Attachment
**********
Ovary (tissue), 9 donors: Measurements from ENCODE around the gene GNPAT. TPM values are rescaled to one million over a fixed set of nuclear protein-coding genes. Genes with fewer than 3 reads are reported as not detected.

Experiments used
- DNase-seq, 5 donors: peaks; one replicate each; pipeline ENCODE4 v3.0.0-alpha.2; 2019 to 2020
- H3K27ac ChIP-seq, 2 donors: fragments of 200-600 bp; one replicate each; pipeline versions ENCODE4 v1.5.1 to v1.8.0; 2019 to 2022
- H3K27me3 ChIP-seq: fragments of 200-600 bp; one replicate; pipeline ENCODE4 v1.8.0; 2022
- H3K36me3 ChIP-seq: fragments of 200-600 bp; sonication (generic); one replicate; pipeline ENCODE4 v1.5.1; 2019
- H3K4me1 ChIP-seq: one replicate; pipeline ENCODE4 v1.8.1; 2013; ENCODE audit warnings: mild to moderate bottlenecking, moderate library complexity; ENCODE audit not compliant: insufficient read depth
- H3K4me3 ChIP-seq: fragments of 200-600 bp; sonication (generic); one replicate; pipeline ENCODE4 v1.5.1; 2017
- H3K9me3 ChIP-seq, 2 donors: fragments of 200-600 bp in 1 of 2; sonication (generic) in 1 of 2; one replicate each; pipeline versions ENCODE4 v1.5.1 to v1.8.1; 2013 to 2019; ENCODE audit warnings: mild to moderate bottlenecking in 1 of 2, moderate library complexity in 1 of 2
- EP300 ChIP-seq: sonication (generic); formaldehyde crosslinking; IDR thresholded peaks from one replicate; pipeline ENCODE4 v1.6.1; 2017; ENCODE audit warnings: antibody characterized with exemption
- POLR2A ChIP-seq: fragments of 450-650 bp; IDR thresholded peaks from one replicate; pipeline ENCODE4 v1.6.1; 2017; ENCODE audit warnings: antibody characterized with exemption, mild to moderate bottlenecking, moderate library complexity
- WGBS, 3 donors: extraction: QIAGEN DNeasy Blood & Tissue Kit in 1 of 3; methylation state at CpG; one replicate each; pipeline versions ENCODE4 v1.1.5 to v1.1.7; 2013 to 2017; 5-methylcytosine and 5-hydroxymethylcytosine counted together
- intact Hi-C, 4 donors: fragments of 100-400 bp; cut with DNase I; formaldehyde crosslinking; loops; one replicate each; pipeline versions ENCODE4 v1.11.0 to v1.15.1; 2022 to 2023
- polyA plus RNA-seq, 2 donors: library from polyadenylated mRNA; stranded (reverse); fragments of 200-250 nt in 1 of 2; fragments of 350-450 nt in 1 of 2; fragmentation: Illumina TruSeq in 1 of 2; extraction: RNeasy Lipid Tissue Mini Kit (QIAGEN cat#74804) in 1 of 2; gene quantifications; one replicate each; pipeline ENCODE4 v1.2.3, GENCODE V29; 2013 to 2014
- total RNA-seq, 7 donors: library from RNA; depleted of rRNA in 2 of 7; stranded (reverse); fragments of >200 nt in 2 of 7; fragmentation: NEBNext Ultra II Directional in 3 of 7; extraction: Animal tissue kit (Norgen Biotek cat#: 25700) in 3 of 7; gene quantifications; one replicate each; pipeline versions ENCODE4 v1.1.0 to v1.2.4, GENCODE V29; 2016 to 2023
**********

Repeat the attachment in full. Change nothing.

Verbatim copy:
Ovary (tissue), 9 donors: Measurements from ENCODE around the gene GNPAT. TPM values are rescaled to one million over a fixed set of nuclear protein-coding genes. Genes with fewer than 3 reads are reported as not detected.

Experiments used
- DNase-seq, 5 donors: peaks; one replicate each; pipeline ENCODE4 v3.0.0-alpha.2; 2019 to 2020
- H3K27ac ChIP-seq, 2 donors: fragments of 200-600 bp; one replicate each; pipeline versions ENCODE4 v1.5.1 to v1.8.0; 2019 to 2022
- H3K27me3 ChIP-seq: fragments of 200-600 bp; one replicate; pipeline ENCODE4 v1.8.0; 2022
- H3K36me3 ChIP-seq: fragments of 200-600 bp; sonication (generic); one replicate; pipeline ENCODE4 v1.5.1; 2019
- H3K4me1 ChIP-seq: one replicate; pipeline ENCODE4 v1.8.1; 2013; ENCODE audit warnings: mild to moderate bottlenecking, moderate library complexity; ENCODE audit not compliant: insufficient read depth
- H3K4me3 ChIP-seq: fragments of 200-600 bp; sonication (generic); one replicate; pipeline ENCODE4 v1.5.1; 2017
- H3K9me3 ChIP-seq, 2 donors: fragments of 200-600 bp in 1 of 2; sonication (generic) in 1 of 2; one replicate each; pipeline versions ENCODE4 v1.5.1 to v1.8.1; 2013 to 2019; ENCODE audit warnings: mild to moderate bottlenecking in 1 of 2, moderate library complexity in 1 of 2
- EP300 ChIP-seq: sonication (generic); formaldehyde crosslinking; IDR thresholded peaks from one replicate; pipeline ENCODE4 v1.6.1; 2017; ENCODE audit warnings: antibody characterized with exemption
- POLR2A ChIP-seq: fragments of 450-650 bp; IDR thresholded peaks from one replicate; pipeline ENCODE4 v1.6.1; 2017; ENCODE audit warnings: antibody characterized with exemption, mild to moderate bottlenecking, moderate library complexity
- WGBS, 3 donors: extraction: QIAGEN DNeasy Blood & Tissue Kit in 1 of 3; methylation state at CpG; one replicate each; pipeline versions ENCODE4 v1.1.5 to v1.1.7; 2013 to 2017; 5-methylcytosine and 5-hydroxymethylcytosine counted together
- intact Hi-C, 4 donors: fragments of 100-400 bp; cut with DNase I; formaldehyde crosslinking; loops; one replicate each; pipeline versions ENCODE4 v1.11.0 to v1.15.1; 2022 to 2023
- polyA plus RNA-seq, 2 donors: library from polyadenylated mRNA; stranded (reverse); fragments of 200-250 nt in 1 of 2; fragments of 350-450 nt in 1 of 2; fragmentation: Illumina TruSeq in 1 of 2; extraction: RNeasy Lipid Tissue Mini Kit (QIAGEN cat#74804) in 1 of 2; gene quantifications; one replicate each; pipeline ENCODE4 v1.2.3, GENCODE V29; 2013 to 2014
- total RNA-seq, 7 donors: library from RNA; depleted of rRNA in 2 of 7; stranded (reverse); fragments of >200 nt in 2 of 7; fragmentation: NEBNext Ultra II Directional in 3 of 7; extraction: Animal tissue kit (Norgen Biotek cat#: 25700) in 3 of 7; gene quantifications; one replicate each; pipeline versions ENCODE4 v1.1.0 to v1.2.4, GENCODE V29; 2016 to 2023